Blue hour at Chocolate Ville

I was going through old photos and found these, taken four years ago at Chocolate Ville, Bangkok during blue hour. “The blue hour, from the French expression l’heure bleue, is the period of twilight each morning and evening where there is neither full daylight nor complete darkness. The time is considered special because of the quality of the light.” As the term suggests, when you take a photo during blue hour the result is a stunning deep blue sky.

We were at Chocolate Ville for dinner; I went around to take photos while we wait for our food. I have been wanting to try blue hour photography but since it has to be taken at specific time of the day — during twilight — I was not able to execute that plan and I have no idea why. Nonetheless, when I saw the photos I’ve taken at Chocolate Ville I was thrilled to realise that I’ve taken them at blue hour! So much about making plans when things can be accomplished at the least expected moments. Unfortunately, I started a bit late as the night began to deepen so as you can see the color of the sky in some of my photos are too dark.

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Chocolate Ville is a theme park restaurant in Bangkok though located a bit far off from the city center. The best way to get there is by taxi which will cost from 100-200 Baht. Don’t be mistaken by its name though, sorry to break it to you but the place isn’t about chocolates; I haven’t found a shop that sells chocolates there either. Contrary to most restaurants in Bangkok, Chocolate Ville offers a European vibe so if you are a westerner wanting to experience Thai culture, it’s probably not the best place to go.

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The best part is there is no entrance fee and you can take as many photos as you like. If you’d want to dine there I would suggest making a reservation to make sure you get a seat after that long trip by taxi; it took us an hour to get there! Also note that they are open from 4PM-12AM so don’t go there too early since it’s far from the central district and there is nothing else to do to kill time.

Chocolate Ville
Soi Nawamin 74, Yak 3-8, Kaset-Nawamin Road, Klong Kum Subdistrict, Bueng Kum District.
Bangkok, Thailand
+66-83-077-3738 or
+66-81-921-2016 or
+66-81-921-0661
http://www.chocolateville.net/


Dinner after midnight

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I sat on a chair across the band; gulped cold beer from a bottle while waiting for our food. My companion left for the loo. The band began to play. I can see her from the corner of my eye, walking slowly with a basket in her hand. “Would you like to buy some peanuts?” she asked me. I gave a lazy smile and said, “no, thanks”. She sat on the chair opposite us, carefully placed her basket half full of peanuts on the table as she watched the band. She looked like she was 60 or 70 years old but I can never conclude as I only based my assessment from her and my mother’s appearance. She looked much older than my mom who is now in her late 50s.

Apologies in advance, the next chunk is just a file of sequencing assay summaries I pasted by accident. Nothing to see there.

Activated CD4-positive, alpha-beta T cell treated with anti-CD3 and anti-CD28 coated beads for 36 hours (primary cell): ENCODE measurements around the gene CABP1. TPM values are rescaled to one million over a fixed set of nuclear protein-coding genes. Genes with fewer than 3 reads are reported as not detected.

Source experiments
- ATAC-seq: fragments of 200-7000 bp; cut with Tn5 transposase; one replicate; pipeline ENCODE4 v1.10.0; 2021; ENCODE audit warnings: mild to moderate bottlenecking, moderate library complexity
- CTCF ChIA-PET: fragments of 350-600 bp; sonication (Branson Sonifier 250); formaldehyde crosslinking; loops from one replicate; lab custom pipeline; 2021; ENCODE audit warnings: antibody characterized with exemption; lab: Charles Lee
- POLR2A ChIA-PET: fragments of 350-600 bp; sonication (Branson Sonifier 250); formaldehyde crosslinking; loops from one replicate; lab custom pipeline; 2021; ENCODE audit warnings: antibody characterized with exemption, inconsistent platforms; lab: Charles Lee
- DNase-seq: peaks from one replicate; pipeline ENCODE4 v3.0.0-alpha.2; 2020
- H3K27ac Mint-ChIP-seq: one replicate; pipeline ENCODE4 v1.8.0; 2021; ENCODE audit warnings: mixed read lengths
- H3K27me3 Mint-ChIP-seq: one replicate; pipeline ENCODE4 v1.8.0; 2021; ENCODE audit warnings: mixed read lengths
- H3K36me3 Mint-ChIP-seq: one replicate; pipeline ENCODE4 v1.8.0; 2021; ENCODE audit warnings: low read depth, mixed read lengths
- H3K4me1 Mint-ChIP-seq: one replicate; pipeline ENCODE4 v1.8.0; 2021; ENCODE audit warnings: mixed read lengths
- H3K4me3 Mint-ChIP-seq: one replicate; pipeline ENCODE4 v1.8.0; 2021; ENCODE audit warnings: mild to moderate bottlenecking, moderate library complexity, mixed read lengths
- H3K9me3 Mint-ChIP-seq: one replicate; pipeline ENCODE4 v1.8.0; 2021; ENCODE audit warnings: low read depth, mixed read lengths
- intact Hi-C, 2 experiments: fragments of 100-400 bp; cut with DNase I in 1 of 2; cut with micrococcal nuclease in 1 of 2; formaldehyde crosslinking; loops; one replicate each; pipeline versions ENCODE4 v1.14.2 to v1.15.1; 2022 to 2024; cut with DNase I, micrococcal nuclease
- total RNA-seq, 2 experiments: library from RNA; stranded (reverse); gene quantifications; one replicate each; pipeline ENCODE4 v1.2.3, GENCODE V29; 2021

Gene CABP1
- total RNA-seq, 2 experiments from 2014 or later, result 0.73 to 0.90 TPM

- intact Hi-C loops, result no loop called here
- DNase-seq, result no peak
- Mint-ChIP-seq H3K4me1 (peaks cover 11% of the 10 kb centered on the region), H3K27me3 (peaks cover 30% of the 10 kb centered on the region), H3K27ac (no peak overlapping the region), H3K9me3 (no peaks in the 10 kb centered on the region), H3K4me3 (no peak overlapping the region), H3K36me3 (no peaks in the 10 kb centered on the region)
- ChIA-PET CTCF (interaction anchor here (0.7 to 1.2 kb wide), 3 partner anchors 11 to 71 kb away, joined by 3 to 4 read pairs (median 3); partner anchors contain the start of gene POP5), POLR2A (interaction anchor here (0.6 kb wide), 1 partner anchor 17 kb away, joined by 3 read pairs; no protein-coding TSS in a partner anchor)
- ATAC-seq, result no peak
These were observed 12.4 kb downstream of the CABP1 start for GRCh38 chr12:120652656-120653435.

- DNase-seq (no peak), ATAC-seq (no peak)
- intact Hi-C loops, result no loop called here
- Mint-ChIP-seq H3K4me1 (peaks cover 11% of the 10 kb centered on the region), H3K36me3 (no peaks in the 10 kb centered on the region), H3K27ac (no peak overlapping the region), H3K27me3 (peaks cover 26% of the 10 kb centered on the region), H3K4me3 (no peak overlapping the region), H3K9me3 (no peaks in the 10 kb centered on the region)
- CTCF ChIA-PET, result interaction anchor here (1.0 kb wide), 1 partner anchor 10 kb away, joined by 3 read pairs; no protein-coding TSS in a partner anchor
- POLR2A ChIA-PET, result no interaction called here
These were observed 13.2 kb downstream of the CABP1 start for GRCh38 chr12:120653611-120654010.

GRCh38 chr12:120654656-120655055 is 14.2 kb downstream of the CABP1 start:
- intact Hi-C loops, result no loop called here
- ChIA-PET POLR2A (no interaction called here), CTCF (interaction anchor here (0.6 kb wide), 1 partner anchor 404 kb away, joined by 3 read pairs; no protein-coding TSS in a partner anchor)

Our food arrived; we ordered two courses but they were too much for just two people moreso that I eat less. I asked the waitress to give us one extra plate, spoon and fork. I placed food on her plate and gave it to her with a glass of water before we began eating as I didn’t want her to think that we are giving her our leftover. She accepted and thanked me shyly.

I was enjoying my food when I unconsciously threw glance at her and noticed that she seemed hungry. It was 8PM, a bit late for dinner. She must have eaten early before leaving home to sell her peanuts, I thought. “Let’s buy some of her peanuts later”, my companion said after noticing that I was looking at her.

After she ate, she approached us with a smile full of gratitude. She handed us two packs of peanuts. “Allow me to thank you for your graciousness with these peanuts. You know, I normally eat after midnight usually around 1AM when all my peanuts are sold. I would run to the food stalls near the park and ask for a soup which they give for free after midnight. I would then go home to eat my supper of soup and rice.”

We didn’t know what to say. We were hit with a pang but couldn’t show it. Instead, we told her we will buy 10 packs and pay for all of them. She insisted on giving us two packs for free but we refused. We knew that two packs could already buy her a decent meal so we urged her to accept the money. She did, thanked us wholeheartedly and proceeded selling to other customers.

After dinner we dropped by at the apartment, took six pancakes leftover from breakfast and brought it to four students with the peanuts. People say peanuts are food for the brain so the old woman’s peanuts were perfect for the students who were preparing for their exams until after midnight.


Kayan tribe: meeting the long-necked women